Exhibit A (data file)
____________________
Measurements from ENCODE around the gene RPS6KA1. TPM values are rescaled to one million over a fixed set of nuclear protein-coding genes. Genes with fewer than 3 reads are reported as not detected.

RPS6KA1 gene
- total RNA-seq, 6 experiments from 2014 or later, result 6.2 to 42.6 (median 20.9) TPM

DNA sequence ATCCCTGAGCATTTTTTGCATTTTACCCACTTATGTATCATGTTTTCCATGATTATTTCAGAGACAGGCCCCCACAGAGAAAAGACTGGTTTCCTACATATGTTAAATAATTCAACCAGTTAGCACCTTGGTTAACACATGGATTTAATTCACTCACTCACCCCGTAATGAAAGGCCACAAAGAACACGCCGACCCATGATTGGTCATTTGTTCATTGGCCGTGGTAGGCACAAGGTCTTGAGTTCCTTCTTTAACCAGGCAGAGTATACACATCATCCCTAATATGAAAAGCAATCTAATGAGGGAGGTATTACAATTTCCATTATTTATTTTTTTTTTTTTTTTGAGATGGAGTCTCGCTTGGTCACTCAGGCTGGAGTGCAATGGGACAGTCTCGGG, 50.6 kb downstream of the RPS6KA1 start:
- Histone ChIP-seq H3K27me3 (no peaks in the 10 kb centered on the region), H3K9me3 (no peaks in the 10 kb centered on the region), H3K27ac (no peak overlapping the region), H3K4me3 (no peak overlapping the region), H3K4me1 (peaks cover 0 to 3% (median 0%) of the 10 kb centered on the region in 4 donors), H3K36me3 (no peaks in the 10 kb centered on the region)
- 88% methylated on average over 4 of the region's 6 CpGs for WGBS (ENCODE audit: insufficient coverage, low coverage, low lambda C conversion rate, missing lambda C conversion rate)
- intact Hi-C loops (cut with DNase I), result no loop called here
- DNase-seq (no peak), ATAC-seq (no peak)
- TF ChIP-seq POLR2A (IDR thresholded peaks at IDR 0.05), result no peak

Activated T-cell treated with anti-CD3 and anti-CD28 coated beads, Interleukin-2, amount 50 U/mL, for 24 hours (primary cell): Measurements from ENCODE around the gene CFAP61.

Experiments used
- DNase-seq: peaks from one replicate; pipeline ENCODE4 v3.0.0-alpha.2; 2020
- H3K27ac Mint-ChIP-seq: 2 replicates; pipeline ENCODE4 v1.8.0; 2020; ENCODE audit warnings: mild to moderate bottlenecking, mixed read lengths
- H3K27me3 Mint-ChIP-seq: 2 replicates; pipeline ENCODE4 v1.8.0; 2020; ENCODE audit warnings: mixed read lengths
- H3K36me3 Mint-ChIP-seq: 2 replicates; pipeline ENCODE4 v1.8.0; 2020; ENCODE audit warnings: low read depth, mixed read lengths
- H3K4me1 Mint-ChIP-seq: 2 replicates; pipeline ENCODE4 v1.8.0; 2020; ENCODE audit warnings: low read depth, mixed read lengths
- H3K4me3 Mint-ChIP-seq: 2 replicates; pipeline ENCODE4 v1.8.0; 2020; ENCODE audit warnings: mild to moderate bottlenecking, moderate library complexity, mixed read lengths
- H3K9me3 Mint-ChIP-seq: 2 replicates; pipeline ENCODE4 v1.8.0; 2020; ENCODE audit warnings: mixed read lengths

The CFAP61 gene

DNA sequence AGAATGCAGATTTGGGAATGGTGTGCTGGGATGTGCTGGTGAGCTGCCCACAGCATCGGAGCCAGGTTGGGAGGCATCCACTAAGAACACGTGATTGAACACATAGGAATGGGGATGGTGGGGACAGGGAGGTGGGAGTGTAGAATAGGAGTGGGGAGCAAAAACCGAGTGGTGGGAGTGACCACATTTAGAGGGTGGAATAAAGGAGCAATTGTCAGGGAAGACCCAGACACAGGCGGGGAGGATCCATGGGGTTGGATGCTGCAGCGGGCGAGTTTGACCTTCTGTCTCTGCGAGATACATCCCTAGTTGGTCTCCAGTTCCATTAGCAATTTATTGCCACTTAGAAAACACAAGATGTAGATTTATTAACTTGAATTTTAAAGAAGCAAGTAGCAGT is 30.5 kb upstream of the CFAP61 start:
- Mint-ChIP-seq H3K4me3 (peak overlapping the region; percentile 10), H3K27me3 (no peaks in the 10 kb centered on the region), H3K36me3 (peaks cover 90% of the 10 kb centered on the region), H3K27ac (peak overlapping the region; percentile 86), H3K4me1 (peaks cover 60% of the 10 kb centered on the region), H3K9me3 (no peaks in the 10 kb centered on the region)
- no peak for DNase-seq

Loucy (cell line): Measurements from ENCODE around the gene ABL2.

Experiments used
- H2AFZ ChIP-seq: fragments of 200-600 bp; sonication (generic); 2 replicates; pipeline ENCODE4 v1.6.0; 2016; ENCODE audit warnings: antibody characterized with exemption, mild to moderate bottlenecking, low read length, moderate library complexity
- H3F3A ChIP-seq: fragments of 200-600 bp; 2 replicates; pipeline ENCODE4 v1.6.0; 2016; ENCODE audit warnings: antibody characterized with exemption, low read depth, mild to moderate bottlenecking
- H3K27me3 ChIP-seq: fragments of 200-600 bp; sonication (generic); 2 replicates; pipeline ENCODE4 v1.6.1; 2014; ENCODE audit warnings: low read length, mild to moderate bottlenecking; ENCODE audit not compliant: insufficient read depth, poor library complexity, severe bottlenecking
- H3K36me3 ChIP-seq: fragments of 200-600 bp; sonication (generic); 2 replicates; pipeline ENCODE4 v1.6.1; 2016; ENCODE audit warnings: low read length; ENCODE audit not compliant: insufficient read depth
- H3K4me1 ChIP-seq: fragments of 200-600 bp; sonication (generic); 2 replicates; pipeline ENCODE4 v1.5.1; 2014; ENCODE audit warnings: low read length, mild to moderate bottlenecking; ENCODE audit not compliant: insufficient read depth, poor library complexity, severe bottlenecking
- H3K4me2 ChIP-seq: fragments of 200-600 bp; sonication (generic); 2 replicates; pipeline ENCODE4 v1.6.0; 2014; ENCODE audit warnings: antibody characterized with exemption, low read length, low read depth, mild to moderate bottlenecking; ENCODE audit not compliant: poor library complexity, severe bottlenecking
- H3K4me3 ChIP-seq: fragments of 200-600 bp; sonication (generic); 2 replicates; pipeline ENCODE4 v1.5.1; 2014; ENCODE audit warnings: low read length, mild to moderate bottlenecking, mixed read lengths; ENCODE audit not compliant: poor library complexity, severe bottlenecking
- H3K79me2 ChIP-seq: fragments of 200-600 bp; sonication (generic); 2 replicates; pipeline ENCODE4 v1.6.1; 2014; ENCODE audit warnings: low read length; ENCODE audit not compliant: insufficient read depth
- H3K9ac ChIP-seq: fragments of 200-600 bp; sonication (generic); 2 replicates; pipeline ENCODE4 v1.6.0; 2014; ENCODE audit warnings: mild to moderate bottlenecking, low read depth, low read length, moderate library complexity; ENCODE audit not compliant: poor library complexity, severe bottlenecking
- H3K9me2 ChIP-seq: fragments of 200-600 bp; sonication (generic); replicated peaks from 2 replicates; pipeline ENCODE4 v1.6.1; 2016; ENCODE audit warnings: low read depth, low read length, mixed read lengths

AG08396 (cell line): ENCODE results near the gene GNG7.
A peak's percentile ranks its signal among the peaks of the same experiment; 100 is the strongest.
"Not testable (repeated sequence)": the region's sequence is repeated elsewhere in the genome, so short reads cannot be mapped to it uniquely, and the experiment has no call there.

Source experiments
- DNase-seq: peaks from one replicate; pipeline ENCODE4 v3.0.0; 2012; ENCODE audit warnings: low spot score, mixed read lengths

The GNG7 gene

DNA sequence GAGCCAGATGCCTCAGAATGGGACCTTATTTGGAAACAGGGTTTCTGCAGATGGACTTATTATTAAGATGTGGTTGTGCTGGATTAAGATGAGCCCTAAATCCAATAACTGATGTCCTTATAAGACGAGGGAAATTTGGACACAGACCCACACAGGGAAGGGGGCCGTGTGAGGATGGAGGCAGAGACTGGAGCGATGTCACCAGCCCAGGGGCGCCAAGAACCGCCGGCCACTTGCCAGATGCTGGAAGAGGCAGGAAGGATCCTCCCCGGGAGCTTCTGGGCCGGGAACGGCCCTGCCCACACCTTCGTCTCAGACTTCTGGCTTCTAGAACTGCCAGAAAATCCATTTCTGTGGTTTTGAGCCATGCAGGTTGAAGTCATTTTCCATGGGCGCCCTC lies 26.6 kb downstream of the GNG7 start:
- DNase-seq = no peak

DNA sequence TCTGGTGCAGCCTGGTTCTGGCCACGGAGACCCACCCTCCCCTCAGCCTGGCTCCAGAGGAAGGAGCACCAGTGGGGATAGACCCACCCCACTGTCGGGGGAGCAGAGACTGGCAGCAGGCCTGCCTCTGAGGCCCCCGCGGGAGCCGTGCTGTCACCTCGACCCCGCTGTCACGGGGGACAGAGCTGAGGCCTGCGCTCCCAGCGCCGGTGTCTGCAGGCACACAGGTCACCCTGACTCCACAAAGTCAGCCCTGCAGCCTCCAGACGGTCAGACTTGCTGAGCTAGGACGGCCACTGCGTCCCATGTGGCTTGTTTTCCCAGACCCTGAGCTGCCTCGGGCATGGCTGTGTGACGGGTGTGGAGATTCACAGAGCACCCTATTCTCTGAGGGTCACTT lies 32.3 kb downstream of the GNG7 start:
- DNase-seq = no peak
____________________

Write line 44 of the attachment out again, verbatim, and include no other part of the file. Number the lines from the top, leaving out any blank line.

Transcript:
- DNase-seq = no peak